- Minimum percentage of waste diverted from landfills (option to choose from 50% to 75%)
Energy Conservation, Efficiency, and CO2 Emission Reduction edit
- Requirement for enhanced energy performance, indicating a zEPI of 46 or less
- Automated demand response infrastructure
Water Resource Conservation, Quality, and Comfort edit
- Municipal reclaimed water
Indoor Environmental Quality and Comfort edit
- Post-Construction Pre-Occupancy Baseline IAQ Testing
- Sound transmission and sound levels
Existing Buildings edit
- Evaluation of existing buildings
- Post Certificate of Occupancy zEPI, energy demand, and CO2e emissions reporting
Note: in the 2012 version, the number of required criteria additions from Chapter 3 was up to the design team, but in the 2015 version this number was set to a minimum of three.
Chapter 4 “Site Development and Land Use” edit
Chapter 4 of the code establishes a set of requirements for the development and maintenance of buildings and building sites with the goal of conserving natural resources and promoting environmentally responsible land use and development. These requirements include site inventory and assessment, storm water management, potable water uses for landscape irrigation and fountains, vegetation and soil protection, diversion of debris and soils, bicycle paths and storage, heat island effect mitigation, and light pollution from buildings.
Chapter 5 “Material Resource Conservation and Efficiency” edit
Chapter 5 of the code encourages the development of buildings that are environmentally friendly and resource efficient. This includes material selection, recycling, reuse, renewability, toxicity, and durability. Section 505 requires a minimum of 55 percent of the material used in a project to be either used, recycled, recyclable, bio-based, or indigenous, unless a whole building life cycle analysis is conducted in accordance with Section 303.
Chapter 6 “Energy Conservation, Efficiency and CO2e Emission Reduction” edit
Chapter 6 outlines requirements for building designs, constructions, commissioning and operations that promote the effective use of energy. It provides two approaches to meet this goal: prescriptive and performance-based. The prescriptive path provides specific requirements for building envelopes, mechanical systems, service water heating systems and electrical power/lighting systems. The performance-based pathway requires modeled requirements and plug load controls. Other requirements include energy metering, monitoring, and reporting; specification of certain appliances and equipment; building renewable energy systems; and energy systems commissioning.
Chapter 7 “Water Resource Conservation, Quality and Efficiency” edit
Chapter 7 of the code is intended to conserve water, protect its quality, and ensure safe consumption. It requires metering for indoor, outdoor, and wastewater uses, as well as maximum flow rates for water-based heating, ventilation, and air conditioning systems. The chapter also includes requirements for water treatment systems, rainwater harvesting, greywater systems, and reclaimed water systems.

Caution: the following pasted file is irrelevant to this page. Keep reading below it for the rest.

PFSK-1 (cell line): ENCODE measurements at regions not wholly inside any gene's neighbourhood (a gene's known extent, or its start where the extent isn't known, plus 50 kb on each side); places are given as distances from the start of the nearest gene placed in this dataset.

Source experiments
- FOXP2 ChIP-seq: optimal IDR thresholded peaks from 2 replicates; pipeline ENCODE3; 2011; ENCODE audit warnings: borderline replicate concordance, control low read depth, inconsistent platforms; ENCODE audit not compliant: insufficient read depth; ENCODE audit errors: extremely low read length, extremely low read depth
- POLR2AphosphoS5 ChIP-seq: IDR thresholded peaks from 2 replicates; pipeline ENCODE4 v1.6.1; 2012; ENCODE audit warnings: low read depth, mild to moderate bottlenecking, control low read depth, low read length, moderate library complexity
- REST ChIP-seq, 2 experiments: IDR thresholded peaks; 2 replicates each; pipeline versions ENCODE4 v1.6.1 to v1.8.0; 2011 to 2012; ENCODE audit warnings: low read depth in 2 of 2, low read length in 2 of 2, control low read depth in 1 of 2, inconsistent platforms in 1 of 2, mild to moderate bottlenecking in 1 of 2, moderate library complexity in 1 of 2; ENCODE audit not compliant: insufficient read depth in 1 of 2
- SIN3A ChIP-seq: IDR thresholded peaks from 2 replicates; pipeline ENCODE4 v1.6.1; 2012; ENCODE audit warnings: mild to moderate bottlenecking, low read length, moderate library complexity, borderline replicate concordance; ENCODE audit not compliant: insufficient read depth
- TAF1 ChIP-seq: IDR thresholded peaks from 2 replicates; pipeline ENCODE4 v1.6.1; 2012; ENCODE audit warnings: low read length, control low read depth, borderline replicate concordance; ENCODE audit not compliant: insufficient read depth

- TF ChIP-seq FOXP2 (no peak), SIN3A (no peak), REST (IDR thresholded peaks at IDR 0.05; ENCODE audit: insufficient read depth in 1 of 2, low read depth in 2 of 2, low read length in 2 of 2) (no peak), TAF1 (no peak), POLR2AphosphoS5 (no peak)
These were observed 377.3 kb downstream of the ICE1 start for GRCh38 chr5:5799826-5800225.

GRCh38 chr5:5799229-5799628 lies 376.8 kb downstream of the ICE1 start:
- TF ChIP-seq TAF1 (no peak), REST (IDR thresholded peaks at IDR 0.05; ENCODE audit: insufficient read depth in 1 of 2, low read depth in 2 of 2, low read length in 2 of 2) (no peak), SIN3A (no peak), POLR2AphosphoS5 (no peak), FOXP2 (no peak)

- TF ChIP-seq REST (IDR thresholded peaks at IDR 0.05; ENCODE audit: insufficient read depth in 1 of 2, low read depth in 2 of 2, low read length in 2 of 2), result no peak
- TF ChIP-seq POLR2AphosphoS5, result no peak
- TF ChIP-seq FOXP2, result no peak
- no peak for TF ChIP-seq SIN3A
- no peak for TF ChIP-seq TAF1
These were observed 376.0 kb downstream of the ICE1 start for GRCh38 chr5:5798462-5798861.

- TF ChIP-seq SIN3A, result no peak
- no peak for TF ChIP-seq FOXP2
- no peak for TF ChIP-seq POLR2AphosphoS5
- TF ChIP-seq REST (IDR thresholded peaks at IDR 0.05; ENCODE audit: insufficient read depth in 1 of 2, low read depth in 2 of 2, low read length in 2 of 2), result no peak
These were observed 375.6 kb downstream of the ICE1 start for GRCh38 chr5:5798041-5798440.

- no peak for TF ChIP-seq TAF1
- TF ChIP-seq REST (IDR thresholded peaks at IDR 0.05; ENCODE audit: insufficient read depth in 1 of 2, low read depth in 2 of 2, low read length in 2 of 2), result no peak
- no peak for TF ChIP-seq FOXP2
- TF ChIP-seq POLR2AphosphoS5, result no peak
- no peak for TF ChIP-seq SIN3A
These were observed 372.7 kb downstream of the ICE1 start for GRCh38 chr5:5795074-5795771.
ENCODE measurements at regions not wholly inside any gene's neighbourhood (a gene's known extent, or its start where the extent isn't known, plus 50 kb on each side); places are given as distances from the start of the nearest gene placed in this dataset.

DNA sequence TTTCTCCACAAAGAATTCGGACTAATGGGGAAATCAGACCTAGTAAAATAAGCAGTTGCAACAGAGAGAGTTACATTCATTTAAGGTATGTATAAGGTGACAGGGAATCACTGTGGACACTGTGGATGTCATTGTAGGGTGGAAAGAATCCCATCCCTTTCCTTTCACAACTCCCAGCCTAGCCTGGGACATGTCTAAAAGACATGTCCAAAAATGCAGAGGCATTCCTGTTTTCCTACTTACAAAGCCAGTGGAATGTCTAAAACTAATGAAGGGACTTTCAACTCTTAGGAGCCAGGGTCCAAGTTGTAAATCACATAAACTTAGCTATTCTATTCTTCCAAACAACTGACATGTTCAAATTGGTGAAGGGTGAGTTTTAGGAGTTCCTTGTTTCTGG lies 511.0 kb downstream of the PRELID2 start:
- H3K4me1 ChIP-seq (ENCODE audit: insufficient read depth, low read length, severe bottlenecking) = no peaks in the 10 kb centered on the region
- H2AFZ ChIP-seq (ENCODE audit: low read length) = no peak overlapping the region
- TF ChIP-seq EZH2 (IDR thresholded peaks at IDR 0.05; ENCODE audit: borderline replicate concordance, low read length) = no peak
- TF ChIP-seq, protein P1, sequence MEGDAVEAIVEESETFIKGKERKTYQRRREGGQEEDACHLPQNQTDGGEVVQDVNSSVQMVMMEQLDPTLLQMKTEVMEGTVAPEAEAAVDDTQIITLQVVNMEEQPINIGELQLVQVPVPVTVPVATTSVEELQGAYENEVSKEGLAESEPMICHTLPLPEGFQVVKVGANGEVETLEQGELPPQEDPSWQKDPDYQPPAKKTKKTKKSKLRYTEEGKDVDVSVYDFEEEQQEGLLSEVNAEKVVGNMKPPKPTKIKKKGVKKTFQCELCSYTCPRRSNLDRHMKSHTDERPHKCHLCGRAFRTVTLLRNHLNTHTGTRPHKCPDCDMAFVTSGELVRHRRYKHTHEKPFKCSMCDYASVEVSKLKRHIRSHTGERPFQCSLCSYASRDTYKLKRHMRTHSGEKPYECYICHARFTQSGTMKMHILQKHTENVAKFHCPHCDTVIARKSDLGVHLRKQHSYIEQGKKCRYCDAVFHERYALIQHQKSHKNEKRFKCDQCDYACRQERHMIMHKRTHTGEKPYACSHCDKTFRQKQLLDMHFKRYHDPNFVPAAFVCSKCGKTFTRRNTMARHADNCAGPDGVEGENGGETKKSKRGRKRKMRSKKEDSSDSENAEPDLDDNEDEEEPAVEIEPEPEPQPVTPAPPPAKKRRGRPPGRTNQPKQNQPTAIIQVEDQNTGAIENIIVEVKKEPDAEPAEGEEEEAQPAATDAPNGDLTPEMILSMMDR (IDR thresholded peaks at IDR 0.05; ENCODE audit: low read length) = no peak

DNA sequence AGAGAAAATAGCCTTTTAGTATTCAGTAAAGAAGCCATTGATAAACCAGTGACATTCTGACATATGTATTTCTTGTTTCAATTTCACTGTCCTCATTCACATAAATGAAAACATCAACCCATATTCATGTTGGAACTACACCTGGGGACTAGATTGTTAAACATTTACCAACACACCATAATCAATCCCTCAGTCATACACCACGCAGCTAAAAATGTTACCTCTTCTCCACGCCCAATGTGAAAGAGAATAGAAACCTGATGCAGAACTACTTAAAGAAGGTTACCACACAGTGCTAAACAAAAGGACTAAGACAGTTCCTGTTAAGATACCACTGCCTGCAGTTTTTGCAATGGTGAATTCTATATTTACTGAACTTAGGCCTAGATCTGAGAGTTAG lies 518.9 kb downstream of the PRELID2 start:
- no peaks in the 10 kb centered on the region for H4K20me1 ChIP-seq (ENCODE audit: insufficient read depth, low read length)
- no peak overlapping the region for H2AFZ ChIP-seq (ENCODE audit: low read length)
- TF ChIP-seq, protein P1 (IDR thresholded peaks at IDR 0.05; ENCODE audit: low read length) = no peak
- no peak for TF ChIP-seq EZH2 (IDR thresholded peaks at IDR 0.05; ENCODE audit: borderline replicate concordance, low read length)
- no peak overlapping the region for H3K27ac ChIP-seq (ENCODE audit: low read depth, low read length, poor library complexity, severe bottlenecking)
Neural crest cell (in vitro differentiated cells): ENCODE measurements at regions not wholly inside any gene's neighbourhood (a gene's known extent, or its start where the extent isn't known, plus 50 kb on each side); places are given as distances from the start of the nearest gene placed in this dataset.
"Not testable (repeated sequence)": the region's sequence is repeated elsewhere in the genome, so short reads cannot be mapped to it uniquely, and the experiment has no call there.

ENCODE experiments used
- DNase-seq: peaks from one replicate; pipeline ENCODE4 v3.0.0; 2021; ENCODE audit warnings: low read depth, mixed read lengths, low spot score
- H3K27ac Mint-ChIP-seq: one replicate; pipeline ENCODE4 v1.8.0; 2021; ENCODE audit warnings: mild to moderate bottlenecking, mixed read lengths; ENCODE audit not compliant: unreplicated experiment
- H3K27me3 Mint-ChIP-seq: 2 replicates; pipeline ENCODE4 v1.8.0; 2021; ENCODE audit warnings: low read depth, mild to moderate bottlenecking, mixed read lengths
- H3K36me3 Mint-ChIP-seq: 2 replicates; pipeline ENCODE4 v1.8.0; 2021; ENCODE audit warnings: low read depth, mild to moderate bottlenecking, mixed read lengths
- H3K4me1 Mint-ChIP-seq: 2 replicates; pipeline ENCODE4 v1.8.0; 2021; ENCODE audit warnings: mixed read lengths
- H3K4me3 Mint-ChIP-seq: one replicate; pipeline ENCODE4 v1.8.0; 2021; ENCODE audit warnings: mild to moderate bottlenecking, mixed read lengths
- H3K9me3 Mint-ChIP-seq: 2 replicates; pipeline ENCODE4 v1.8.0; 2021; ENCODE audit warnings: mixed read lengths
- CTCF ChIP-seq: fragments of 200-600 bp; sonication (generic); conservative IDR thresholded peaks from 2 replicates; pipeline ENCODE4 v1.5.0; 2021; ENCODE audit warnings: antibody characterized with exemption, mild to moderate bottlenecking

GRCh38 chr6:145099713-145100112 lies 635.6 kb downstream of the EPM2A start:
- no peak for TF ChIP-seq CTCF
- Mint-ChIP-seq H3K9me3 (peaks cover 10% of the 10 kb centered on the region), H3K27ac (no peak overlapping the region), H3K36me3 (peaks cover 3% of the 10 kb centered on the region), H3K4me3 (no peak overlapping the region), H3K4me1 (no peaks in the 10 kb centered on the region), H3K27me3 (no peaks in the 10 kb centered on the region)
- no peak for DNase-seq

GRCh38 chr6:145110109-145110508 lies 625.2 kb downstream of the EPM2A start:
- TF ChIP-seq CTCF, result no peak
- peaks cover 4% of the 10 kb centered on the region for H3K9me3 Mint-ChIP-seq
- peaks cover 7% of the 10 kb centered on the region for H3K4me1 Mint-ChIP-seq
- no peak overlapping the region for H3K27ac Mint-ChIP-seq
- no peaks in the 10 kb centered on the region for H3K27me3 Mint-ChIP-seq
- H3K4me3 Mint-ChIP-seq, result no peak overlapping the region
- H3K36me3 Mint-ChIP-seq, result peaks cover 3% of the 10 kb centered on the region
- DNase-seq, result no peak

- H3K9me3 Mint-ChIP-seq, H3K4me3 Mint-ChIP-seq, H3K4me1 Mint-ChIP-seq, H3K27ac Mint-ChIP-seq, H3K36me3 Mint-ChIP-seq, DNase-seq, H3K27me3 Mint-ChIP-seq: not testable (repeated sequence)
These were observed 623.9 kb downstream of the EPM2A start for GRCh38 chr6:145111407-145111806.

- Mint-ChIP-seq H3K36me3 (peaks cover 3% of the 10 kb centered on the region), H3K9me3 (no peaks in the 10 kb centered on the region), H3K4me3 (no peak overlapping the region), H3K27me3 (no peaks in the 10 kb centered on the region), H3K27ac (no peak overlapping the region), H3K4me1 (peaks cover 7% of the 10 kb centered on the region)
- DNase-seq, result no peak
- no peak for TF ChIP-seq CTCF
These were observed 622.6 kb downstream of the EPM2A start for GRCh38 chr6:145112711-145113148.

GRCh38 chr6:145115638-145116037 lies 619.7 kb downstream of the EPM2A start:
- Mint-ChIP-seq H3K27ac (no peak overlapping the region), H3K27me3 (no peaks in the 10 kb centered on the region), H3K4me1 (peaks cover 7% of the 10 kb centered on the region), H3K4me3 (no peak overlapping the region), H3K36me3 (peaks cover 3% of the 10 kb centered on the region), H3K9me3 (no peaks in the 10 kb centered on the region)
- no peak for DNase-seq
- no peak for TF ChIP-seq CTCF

Chapter 8 “Indoor Environmental Quality and Comfort” edit
Chapter 8 is designed to ensure that a building's interior environment is suitable for the health of its occupants. It mandates an air quality management plan, ventilation during the construction phase, natural light for certain occupancies, and prohibits smoking indoors. It also limits pollutants in certain rooms, requires filters for air conditioning systems, and regulates emissions from fireplaces, fuel-burning appliances, and gas appliances. It does not allow the use of urea-formaldehyde foam insulation and materials containing asbestos.
Chapter 9 “Commissioning, Operation and Maintenance” edit
Chapter 9 of the building code requires owners and facility managers to operate and maintain buildings in a manner that will achieve the designed performance goals. It implements procedures for pre- and post- occupancy commissioning to evaluate the building's operation, performance, and maintenance. The construction commissioning can be done by the architect, unlike the LEED process.
Chapter 10 “Existing Buildings” edit
This chapter sets out the requirements for alterations, repairs, additions, maintenance, operation, and changes of occupancy for existing buildings and structures.
Chapter 11 “Existing Building Site Development” edit
This chapter covers any changes, repairs, maintenance, and operation to existing building sites, or any improvements to the site, as well as any additions or changes of occupancy within the current buildings on the site.
Chapter 12 “Referenced Standards” edit
Chapter 12 of the IgCC provides a list of the standards referenced in different chapters in alphabetical order, according to the acronym of the organization that issued them.
|Arizona||Phoenix||Other||adopted its own standard based on the National Green Building Standard for residential construction|
|Arizona||Kayenta Township (Tribal Community)||2010 IgCC public Version 2.0|
|Colorado||Fort Collins||Other||Commercial Building Code Green Building Amendments (based on IgCC)|
|District of Columbia||District of Columbia||2012|
|Florida||Boynton Beach||2018||Sustainable Development Standards, based on 2018 version (increase in existing building size by 5,000 SF or development of new site)|
|Illinois||Carbondale||2018||Applies only to commercial buildings and will come into effect before the end of the year.|
|Maryland||Baltimore||2012||(Mandatory - All buildings)|
|Maryland||Rockville||2012||(Mandatory – All commercial and multi-family buildings)|